At the initiative of its chairman, Hiroaki Nakanishi, Keidanren (the Japan Business Federation) has reached a formal decision to abolish the uniform recruiting schedule for new hires among its member companies. I welcome the decision as a move to shake up conventional labor management and human capital development practices in Japan — which I have always found too rigid, and increasingly outdated, amid the debate and discussion over the future of work in the global landscape.

Maintaining a “traditional” and “orderly” once-a-year recruiting practice in Japan, which is quite different from the trend elsewhere, has limited the nation’s potential to address its declining working-age (15 to 64) population and the opportunities for Japanese businesses to broadly recruit the best talent from the global pool.

The fast-changing technologies of the Fourth Industrial Revolution have disrupted industries and companies. As the importance of human capital as a critical resource for companies (and for the country) has become clearer, it is about time for their hiring practices and human resources management to change.

In fact, “future of work” is one of the most debated topics today, as robotics and artificial intelligence have been introduced and applied to work. Though there are both positive views emphasizing new job opportunities made possible by new technologies and negative views focusing on job losses due to automation, AI and robotics, the World Economic Forum’s Future of Jobs Report 2018 concludes that there will be a net positive outlook for jobs over the period until 2022. In Japan, the pessimistic view of technology negatively affecting the job landscape of the future seems strong, although at the same time application of the new technology is perceived as a positive force by alleviating the impact of the shrinking pool of people in the productive age bracket.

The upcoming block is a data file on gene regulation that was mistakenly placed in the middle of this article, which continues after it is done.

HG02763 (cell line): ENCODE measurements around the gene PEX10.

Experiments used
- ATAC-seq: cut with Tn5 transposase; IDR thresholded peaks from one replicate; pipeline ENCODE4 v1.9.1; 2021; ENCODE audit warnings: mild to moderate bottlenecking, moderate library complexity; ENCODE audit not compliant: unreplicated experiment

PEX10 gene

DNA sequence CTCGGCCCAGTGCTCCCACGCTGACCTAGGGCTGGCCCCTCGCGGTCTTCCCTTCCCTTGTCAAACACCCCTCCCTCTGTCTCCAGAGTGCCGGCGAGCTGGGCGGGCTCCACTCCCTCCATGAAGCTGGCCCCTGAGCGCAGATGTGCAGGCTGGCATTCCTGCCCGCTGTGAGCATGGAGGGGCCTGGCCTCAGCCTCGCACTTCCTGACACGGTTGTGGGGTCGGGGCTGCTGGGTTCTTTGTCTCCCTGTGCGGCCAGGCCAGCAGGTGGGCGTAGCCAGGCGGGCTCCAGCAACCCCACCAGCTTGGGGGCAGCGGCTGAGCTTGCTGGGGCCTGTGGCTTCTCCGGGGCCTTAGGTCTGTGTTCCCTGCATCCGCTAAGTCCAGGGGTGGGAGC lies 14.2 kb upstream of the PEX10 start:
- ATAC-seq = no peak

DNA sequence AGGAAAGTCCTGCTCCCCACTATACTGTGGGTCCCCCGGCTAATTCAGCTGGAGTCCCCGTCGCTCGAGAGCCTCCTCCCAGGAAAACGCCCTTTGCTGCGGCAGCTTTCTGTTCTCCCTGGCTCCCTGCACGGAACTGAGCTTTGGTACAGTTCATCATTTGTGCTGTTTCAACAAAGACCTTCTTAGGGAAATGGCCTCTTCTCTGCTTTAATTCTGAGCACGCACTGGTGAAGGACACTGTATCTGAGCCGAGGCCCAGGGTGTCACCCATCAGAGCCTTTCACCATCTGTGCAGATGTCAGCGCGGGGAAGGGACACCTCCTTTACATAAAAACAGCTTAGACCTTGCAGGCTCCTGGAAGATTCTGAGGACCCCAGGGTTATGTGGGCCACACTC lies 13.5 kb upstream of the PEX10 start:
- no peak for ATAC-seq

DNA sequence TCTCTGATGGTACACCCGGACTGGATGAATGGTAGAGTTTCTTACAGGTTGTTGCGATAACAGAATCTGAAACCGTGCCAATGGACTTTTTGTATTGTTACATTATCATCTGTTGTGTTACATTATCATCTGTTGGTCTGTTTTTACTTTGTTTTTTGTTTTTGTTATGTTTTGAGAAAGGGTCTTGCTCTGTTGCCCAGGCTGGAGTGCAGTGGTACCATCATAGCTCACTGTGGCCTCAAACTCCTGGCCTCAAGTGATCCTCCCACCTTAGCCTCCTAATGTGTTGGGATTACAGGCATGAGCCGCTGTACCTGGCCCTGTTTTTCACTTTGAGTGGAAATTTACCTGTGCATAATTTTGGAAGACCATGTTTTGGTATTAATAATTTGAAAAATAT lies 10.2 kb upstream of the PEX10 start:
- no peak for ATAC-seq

I would like to shed some light on the future of work in Japan in the global context, since I recently participated in a workshop in New York on the topic. The conference was titled “Building inclusive and dynamic economies in the Fourth Industrial Revolution” and organized by the Center for the New Economy and Society of the World Economic Forum. I have been involved with the forum’s activities for the past decade, serving as a member of Global Agenda and Global Future Councils on the topic of “skills, talent mobility, education and the future of jobs.”

At the two-day workshop with private sector companies and institutions, the participants addressed several issues, including the industry-specific outlook for the future of jobs (emerging jobs such as data analysts/scientists, AI and machine learning experts, and declining jobs such as data entry clerks, administrative and executive assistants) and skills as new currency for the labor market.

We discussed the future of work for four specific industries — consumer; aerospace; aviation; travel and tourism; and financial services — to explore whether and how we could design industrywide and cross-industry collaboration. Our discussion covered whether and how skills are increasingly used to assess people for jobs in place of a university degree or vocational certification. We also discussed broader issues such as rethinking economic value and welfare, job creation strategy for the Fourth Industrial Revolution, alternative business models for the platform economy and rethinking the social safety net.

The topic that I found most relevant for Japan’s labor management debate was skill-based hiring. A skill-based approach to filling jobs is not well-developed in Japan, where degrees from good universities and career resumes as well as interviews are used as the main screening criteria.